I’ve been living like this for more than a year. I was told that 3rd Cranial Nerve damage was always allowed a year to see how much it might recover. Monday (August 24th) was my surgery day………….

The next two images show how much progress I had made. Here my eye closed without the glasses. Imagine wondering around for a year with your eye closed….no depth perception, for example:

Waiting the year (and having the Botox treatment) did make my left eye and eyelid a bit stronger. Before the surgery I could keep my eye open, but didn’t because the eyes were not aligned………

Since the eyes were not aligned it caused double vision. Below, my immediate post op photo:

The wound continued to drain overnight, ;eaving my eyelids stuck together by morning. I had to use several hot, wet face cloths to soak my eye (instructions say NO RUBBING), Finally the eye was open:

I will still need still need special glasses to restore near normal vision, but for now I have a ‘sweet spot’ in my current glasses that allow me to see stereo vision. Each day my vision and the coordination between my eyes is better,

Now moving on to the MORE…….That more being further complications from the original tumor. Or rather, complications from the Radiation Treatments. I had very high levels of radiation with the Proton Beam, resulting in Necrosis defined as:

The brain tissue necrosis is a delayed effect of radiation therapy and can occur several years after the radiation treatment, but it usually occurs within the first 1 to 2 years.[1]Jul 8, 2020

This Necrosis results in cysts growing in the Cranial Space and surrounding tissue. They started growing sometime after my 6 month check up, appearing in my May exam. The follow-up is every 8 weeks. I have that 8 week check in last week. Some cysts are smaller, some unchanged, and a few new ones have appear (but they are very small). So another MRI at the end of October and we’ll see where we are……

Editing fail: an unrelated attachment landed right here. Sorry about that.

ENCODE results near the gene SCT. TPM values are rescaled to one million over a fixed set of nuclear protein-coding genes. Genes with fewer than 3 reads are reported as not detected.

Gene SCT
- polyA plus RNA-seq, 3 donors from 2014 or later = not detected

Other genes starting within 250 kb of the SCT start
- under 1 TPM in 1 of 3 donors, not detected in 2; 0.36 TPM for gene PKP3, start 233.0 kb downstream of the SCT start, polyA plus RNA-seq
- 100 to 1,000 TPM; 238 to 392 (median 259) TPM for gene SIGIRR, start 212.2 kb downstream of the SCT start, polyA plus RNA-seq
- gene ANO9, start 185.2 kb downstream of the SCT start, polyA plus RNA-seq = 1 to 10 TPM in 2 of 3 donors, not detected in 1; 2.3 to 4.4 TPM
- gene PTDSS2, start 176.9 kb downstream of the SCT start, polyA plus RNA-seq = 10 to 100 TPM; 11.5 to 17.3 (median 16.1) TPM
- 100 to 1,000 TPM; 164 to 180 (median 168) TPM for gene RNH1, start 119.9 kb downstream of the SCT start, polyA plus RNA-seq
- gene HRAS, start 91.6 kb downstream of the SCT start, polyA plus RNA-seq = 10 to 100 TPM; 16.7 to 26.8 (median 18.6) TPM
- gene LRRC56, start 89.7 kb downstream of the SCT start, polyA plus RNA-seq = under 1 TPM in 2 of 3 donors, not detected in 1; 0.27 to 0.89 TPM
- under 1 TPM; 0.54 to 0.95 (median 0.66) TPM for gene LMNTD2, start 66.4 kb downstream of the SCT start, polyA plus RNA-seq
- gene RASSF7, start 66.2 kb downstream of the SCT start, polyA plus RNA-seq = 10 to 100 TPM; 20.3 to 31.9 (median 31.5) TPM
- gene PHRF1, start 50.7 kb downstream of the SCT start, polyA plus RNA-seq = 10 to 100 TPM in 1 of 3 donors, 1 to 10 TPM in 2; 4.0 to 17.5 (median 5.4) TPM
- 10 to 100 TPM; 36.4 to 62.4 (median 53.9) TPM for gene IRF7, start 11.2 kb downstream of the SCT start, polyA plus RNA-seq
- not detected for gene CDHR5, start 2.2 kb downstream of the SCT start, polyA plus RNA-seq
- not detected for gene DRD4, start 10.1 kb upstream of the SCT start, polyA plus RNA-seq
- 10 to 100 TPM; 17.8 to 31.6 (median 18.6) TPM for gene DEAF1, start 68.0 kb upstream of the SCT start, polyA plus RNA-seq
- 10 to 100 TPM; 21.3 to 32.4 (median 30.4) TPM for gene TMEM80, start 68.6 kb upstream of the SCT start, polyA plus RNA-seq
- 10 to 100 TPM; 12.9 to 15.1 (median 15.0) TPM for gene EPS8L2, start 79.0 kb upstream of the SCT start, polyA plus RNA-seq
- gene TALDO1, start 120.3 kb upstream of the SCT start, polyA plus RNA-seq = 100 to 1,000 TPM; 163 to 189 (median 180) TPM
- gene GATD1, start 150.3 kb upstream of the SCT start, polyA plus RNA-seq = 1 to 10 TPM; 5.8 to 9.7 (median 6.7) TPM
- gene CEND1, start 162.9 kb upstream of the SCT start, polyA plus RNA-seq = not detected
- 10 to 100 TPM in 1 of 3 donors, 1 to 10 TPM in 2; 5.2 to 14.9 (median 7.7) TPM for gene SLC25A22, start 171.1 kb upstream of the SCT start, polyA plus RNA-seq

Domino’s Door: For the Hood

I was inspired by the Business Doors submitted a few weeks ago.  But I also Loved the Domino’s sign about calling in you order, and having the pizza placed on you hood…..

Dominos_Door1

Dominos_Door2

The “Lost Roll” of Film Adventure

This is the story of my second roll of film through the 1913 Kodak No.1.  I roll I shot on Pinhole Day (although it was not a pinhole).  I was still testing the camera so I carried it along…..You can see some results from my first roll of film here.

Unboxing_Final

I mailed my second roll, Ilford Ortho Plus (ISO 80) on April 28th and waited…..and waited……and waited.  By the end of May I was beginning to worry so I contacted them.  Well, you can read the correspondence at the end, I want to move on to the photos.  But it suffices to say that it took them 3+ months to find my film and they returned it with no acknowledgment of the problems and no apologies.  So They’ve lost my business, permanently.  Oh, I’ll use their film, but I won’t send it to them for processing.

Anyway, let’s move on……….Ans start with my Favorite Crucifix:

Riverside_Crucifix

This was the original Cemetery for Denver.  And it was segregated by religion and race.  This was the Orthodox Section:

Riverside_Monument2

Another favorite Monument above……

Riverside_Monument1

I forget what the tree trunk symbolizes, but it is a XXXXXX

Riverside_Cemetery

A view of the larger Cemetery Area………….above. There is another shot taken at another location.  So I will show that separately in a couple of days…….

Now for the horror of my former Film Lab.  Click on the image to enlarge and read:

Use Ilford Labs US at your own risk.  What I really resent is the lack of an Apology or any acknowledgment of a problem when they finally did find my film.

I’ll stick with OldSchoolLabs.  They do 90% of my work (we develop the other 10% ourselves) ……..I can certainly endorse them.